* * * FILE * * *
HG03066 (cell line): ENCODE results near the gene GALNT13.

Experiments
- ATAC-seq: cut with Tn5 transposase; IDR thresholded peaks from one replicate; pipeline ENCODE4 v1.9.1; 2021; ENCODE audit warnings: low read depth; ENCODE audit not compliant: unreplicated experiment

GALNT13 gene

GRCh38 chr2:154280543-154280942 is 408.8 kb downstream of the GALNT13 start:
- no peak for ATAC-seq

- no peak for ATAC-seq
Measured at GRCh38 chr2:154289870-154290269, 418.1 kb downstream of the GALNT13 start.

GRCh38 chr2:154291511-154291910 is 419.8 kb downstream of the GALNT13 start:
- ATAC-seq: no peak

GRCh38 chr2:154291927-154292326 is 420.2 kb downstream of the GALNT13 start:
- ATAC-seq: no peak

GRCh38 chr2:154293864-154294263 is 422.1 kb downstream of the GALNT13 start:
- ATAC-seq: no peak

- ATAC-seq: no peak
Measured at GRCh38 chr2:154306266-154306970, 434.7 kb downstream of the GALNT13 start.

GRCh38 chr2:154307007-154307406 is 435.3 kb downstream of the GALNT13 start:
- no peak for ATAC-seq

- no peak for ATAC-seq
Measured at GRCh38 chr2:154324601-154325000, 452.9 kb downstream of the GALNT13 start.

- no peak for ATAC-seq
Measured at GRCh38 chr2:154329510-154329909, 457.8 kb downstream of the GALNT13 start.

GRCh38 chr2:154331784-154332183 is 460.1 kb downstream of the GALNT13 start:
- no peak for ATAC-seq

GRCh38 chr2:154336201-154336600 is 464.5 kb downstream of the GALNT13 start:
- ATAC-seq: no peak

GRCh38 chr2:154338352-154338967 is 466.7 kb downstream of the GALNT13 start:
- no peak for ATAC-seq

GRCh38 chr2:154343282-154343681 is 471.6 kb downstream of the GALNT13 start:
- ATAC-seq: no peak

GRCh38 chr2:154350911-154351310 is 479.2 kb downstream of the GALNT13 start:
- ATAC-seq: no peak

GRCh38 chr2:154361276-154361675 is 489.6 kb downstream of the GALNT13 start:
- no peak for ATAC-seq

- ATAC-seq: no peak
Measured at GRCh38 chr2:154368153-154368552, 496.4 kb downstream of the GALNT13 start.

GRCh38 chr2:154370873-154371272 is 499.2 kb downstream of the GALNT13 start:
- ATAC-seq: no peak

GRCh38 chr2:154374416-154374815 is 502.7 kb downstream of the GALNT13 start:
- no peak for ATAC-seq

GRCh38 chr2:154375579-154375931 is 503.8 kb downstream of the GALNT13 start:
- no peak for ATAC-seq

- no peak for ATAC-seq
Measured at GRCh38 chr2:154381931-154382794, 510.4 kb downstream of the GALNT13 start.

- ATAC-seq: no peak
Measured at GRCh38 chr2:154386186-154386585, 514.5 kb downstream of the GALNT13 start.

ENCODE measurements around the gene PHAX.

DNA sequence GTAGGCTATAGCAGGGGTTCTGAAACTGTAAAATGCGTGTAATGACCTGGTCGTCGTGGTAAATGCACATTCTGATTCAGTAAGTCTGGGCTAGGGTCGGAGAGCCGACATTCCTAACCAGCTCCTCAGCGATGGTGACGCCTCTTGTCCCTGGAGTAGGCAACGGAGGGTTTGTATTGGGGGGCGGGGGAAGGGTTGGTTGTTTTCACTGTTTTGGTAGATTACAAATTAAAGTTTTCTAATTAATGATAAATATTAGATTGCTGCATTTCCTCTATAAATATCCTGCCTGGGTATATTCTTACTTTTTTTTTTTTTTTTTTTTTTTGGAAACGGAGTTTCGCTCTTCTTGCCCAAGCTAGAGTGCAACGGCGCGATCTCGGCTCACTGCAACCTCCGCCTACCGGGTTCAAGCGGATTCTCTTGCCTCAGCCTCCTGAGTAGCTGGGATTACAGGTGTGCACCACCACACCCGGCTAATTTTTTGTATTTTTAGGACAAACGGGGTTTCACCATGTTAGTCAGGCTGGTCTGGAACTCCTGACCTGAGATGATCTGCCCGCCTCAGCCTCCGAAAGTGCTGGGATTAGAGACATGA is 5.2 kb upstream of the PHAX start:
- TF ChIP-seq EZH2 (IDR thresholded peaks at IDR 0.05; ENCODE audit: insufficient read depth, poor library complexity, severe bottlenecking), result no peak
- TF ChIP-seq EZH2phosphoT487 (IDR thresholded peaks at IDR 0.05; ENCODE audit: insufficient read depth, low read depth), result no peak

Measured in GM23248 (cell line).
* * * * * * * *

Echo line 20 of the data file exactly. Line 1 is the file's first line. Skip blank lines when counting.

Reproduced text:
Measured at GRCh38 chr2:154324601-154325000, 452.9 kb downstream of the GALNT13 start.